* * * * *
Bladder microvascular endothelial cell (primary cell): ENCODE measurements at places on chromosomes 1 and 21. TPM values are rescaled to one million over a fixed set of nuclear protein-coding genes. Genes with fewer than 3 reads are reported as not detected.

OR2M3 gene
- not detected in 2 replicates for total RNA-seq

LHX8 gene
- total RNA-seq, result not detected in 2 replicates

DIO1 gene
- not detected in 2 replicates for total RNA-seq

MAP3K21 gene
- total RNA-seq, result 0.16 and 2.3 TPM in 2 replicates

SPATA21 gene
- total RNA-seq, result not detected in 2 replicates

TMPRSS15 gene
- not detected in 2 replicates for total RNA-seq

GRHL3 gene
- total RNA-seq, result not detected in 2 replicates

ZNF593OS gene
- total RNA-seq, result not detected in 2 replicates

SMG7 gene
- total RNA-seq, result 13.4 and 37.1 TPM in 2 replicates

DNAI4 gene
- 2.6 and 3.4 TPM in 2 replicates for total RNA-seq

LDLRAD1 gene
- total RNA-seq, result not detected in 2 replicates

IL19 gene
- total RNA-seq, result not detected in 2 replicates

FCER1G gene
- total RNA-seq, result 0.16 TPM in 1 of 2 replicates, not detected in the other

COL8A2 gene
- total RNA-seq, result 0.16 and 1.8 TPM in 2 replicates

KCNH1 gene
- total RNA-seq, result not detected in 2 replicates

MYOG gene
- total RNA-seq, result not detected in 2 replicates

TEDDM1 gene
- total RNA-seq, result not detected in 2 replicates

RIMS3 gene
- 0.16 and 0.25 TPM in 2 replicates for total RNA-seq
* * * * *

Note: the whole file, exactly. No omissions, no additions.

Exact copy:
Bladder microvascular endothelial cell (primary cell): ENCODE measurements at places on chromosomes 1 and 21. TPM values are rescaled to one million over a fixed set of nuclear protein-coding genes. Genes with fewer than 3 reads are reported as not detected.

OR2M3 gene
- not detected in 2 replicates for total RNA-seq

LHX8 gene
- total RNA-seq, result not detected in 2 replicates

DIO1 gene
- not detected in 2 replicates for total RNA-seq

MAP3K21 gene
- total RNA-seq, result 0.16 and 2.3 TPM in 2 replicates

SPATA21 gene
- total RNA-seq, result not detected in 2 replicates

TMPRSS15 gene
- not detected in 2 replicates for total RNA-seq

GRHL3 gene
- total RNA-seq, result not detected in 2 replicates

ZNF593OS gene
- total RNA-seq, result not detected in 2 replicates

SMG7 gene
- total RNA-seq, result 13.4 and 37.1 TPM in 2 replicates

DNAI4 gene
- 2.6 and 3.4 TPM in 2 replicates for total RNA-seq

LDLRAD1 gene
- total RNA-seq, result not detected in 2 replicates

IL19 gene
- total RNA-seq, result not detected in 2 replicates

FCER1G gene
- total RNA-seq, result 0.16 TPM in 1 of 2 replicates, not detected in the other

COL8A2 gene
- total RNA-seq, result 0.16 and 1.8 TPM in 2 replicates

KCNH1 gene
- total RNA-seq, result not detected in 2 replicates

MYOG gene
- total RNA-seq, result not detected in 2 replicates

TEDDM1 gene
- total RNA-seq, result not detected in 2 replicates

RIMS3 gene
- 0.16 and 0.25 TPM in 2 replicates for total RNA-seq